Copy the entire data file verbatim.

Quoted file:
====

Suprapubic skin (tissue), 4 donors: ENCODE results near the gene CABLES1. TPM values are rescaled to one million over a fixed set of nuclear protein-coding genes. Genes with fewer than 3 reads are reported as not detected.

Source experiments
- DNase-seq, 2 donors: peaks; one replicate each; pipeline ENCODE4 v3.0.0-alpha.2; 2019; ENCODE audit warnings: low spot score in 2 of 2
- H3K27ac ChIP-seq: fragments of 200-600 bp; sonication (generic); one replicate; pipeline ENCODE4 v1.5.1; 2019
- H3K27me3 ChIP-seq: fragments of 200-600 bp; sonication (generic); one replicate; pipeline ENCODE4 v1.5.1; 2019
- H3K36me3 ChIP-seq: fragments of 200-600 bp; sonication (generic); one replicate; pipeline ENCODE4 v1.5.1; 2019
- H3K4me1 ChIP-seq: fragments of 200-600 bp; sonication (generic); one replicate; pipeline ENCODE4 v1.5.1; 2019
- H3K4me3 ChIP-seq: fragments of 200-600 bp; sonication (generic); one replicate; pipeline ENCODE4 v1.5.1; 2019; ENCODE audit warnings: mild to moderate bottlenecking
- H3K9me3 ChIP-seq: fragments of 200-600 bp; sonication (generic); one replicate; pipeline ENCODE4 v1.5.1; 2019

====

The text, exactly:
Suprapubic skin (tissue), 4 donors: ENCODE results near the gene CABLES1. TPM values are rescaled to one million over a fixed set of nuclear protein-coding genes. Genes with fewer than 3 reads are reported as not detected.

Source experiments
- DNase-seq, 2 donors: peaks; one replicate each; pipeline ENCODE4 v3.0.0-alpha.2; 2019; ENCODE audit warnings: low spot score in 2 of 2
- H3K27ac ChIP-seq: fragments of 200-600 bp; sonication (generic); one replicate; pipeline ENCODE4 v1.5.1; 2019
- H3K27me3 ChIP-seq: fragments of 200-600 bp; sonication (generic); one replicate; pipeline ENCODE4 v1.5.1; 2019
- H3K36me3 ChIP-seq: fragments of 200-600 bp; sonication (generic); one replicate; pipeline ENCODE4 v1.5.1; 2019
- H3K4me1 ChIP-seq: fragments of 200-600 bp; sonication (generic); one replicate; pipeline ENCODE4 v1.5.1; 2019
- H3K4me3 ChIP-seq: fragments of 200-600 bp; sonication (generic); one replicate; pipeline ENCODE4 v1.5.1; 2019; ENCODE audit warnings: mild to moderate bottlenecking
- H3K9me3 ChIP-seq: fragments of 200-600 bp; sonication (generic); one replicate; pipeline ENCODE4 v1.5.1; 2019